You are Approaching the Congolese Border: Welcome to Hell.
You have a choice of two border crossings known as the “petite barriere” and the “grande barriere”. For some reason, the Lonely Planet East Africa guide (with a slither of a section on Congo) says most tourists use the petite barriere. Knowing no better, we took the advice of the Lonely Planet and embarked on a border crossing horror story.
At first everything went smoothly. The petite barriere is a 5 minute walk away from the bus station, and we easily followed the road to the well organised Rwandan customs office. Inside there was barely anyone else asking for exit stamps to go to DRC, meanwhile there was a long, snaking queue of people waiting to cross the border to Rwanda.
Warning: Congo approaching.
Once on the other side, the paved road abruptly ended marking the end of economic progress. Ahead of us stretched the Congo: a landscape of gravel, shanty housing, barbed wire, burning trash and a throng of people bustling at the border. At that moment it was tempting to turn around and head straight back to pleasant Rwanda. Instead, we took a deep breath and pushed our way into the crowd.
We had barely taken two steps before an armed guard stopped us – obvious white foreigners that we were – and asked for our visas. We showed him our passports and confirmation email from Virunga park, to which he muttered “ça ne marche pas”.
He took us to a crumbly shed that contained the Congolese custom officials, and directed us to a large lady sitting at the back of the shed who seemed to run the show. Constantly fanning herself, she looked through our documents and told us in English that this wasn’t enough and that we needed to contact the park to get them to bring more. Until then, we weren’t going to be allowed through. All we could do was sit in the corner of the shed, wait and despair.
Me, despairing in the customs shed.
Is this the Moment Where we Need to Pay a Bribe?
Till this day, I’m still not quite sure what went wrong here. When we booked our permits for the park, we received a confirmation email saying effectively “if you don’t hear from us, it means everything is fine with the visa, so you don’t need to contact us.”
At the time I felt the email was light on documentation, but from that sentence I thought all must be well and this is just how they do it in DRC. Reading posts from others, apparently we were supposed to have received a follow-up email after a week or so with a scanned fax from Kinshasa to confirm the visa. If you don’t receive this, ignore the “don’t contact us” email and follow-up with the park in advance to check they’ve sent you everything.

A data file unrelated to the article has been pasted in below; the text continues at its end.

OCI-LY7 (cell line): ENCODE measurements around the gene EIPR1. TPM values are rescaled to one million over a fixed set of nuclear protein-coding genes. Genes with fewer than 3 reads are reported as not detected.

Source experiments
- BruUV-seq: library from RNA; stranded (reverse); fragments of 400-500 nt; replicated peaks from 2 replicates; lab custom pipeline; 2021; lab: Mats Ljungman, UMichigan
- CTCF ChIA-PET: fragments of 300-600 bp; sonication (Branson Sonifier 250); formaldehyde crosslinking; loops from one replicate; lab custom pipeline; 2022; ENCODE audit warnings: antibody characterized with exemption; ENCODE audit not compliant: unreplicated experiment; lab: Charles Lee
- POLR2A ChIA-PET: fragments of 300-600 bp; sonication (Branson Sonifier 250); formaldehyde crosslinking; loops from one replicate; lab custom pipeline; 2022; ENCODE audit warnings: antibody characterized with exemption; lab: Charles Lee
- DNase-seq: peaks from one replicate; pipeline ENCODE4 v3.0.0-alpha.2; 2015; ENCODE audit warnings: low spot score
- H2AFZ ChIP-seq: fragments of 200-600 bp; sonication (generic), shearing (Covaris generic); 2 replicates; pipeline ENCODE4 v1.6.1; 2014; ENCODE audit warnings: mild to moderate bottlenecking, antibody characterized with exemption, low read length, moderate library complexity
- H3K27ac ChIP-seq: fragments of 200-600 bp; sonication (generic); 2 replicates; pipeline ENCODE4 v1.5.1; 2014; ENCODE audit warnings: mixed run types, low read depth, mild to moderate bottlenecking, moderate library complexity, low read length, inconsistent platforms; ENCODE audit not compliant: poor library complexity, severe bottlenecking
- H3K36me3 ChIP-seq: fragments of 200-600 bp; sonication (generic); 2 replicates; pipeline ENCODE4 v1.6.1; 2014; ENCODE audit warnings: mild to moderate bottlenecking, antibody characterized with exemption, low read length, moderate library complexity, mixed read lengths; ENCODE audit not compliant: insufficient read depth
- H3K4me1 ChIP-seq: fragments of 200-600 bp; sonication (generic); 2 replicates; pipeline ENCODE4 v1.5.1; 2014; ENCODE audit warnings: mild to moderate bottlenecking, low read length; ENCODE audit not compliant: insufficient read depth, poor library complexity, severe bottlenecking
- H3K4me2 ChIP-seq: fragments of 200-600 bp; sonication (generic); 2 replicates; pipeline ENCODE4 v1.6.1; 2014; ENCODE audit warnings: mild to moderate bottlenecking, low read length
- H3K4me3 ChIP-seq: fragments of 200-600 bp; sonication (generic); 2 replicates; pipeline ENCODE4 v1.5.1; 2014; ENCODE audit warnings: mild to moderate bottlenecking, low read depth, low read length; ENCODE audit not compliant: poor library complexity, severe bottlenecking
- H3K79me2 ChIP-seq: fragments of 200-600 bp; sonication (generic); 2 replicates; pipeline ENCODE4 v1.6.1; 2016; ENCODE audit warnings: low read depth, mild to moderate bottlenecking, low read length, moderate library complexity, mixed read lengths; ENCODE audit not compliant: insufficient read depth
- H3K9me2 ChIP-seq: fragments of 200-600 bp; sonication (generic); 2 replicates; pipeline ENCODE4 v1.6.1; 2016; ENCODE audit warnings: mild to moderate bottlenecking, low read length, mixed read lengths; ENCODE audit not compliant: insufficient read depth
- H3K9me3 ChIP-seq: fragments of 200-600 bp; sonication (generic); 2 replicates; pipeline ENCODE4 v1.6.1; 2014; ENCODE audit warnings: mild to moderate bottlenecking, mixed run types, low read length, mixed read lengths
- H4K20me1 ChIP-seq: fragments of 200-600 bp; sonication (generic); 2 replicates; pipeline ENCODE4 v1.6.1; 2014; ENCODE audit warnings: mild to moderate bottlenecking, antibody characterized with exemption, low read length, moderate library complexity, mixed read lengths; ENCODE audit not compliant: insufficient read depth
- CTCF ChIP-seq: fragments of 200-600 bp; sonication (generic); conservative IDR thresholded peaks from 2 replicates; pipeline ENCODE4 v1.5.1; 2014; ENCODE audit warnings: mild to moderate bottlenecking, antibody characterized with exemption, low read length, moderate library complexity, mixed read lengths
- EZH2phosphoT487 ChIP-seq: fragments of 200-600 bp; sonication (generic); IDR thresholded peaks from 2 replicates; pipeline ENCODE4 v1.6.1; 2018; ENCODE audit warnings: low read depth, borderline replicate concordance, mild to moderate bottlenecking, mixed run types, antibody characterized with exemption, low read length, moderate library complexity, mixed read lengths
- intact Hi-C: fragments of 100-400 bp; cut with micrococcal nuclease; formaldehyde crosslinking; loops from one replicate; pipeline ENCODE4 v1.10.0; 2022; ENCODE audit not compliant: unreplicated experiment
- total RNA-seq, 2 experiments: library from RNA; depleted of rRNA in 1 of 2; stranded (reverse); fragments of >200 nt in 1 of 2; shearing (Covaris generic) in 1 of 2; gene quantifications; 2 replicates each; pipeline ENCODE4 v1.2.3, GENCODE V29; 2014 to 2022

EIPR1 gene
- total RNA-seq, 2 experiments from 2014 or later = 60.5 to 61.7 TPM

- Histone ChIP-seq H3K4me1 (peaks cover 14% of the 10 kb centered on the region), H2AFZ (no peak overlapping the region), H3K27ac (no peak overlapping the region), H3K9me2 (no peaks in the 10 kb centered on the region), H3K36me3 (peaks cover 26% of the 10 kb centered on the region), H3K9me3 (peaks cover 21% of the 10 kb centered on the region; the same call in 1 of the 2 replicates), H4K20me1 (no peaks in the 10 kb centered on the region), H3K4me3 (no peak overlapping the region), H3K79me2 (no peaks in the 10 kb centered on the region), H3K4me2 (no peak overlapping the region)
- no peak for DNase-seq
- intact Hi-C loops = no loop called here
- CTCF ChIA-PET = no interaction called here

Back in the shed, we called the park via my Kenyan SIM card, but the line was dreadful and I barely got the message across before I ran out of credit. An hour later and still no sign of the park officials. A little desperate, I asked the customs lady if we could use a phone, and she responded unhelpfully that she didn’t understand English (despite conversing fluently with us before). Thankfully, I speak a passing amount of French to communicate the question to her in her preferred language, to which she replied she didn’t have credit. Not knowing if this would cause offence, I produced a dollar from my pocket.
Little did I Know, a Single Dollar can Work Wonders in Congo.
The customs lady pocketed the dollar and became suddenly convivial enough to pass me her phone. I made contact again with the park for another confused, barely intelligible conversation. Another hour passed, and still no sign of the park officials. I asked to use the customs lady’s phone again, to which she muttered excuses until I gave her another dollar. Turned out the park official had been waiting for us at the grande barriere – where most tourists cross – but would now come to find us at the petite barriere.
The other side of the border. On second thoughts take me back to Rwanda…
Just as it was getting dark, and we were about to abandon hope and head back to Rwanda, our saviour appeared in the form of Ellie – a Congolese guy with an American accent and epic dreadlocks.
He negotiated our visas with the customs boss-lady, and we were finally released from the shed and into the wilds of Congo.
Ellie told us that most tourists use the grande barriere as it’s less crowded, there is a paved road on both sides and the staff are far more tourist-friendly. The moral of our border crossing horror story is to avoid the temptation to just walk to the god-forsaken petite barriere, and instead get in a taxi to the grande barriere for an all around more legit experience.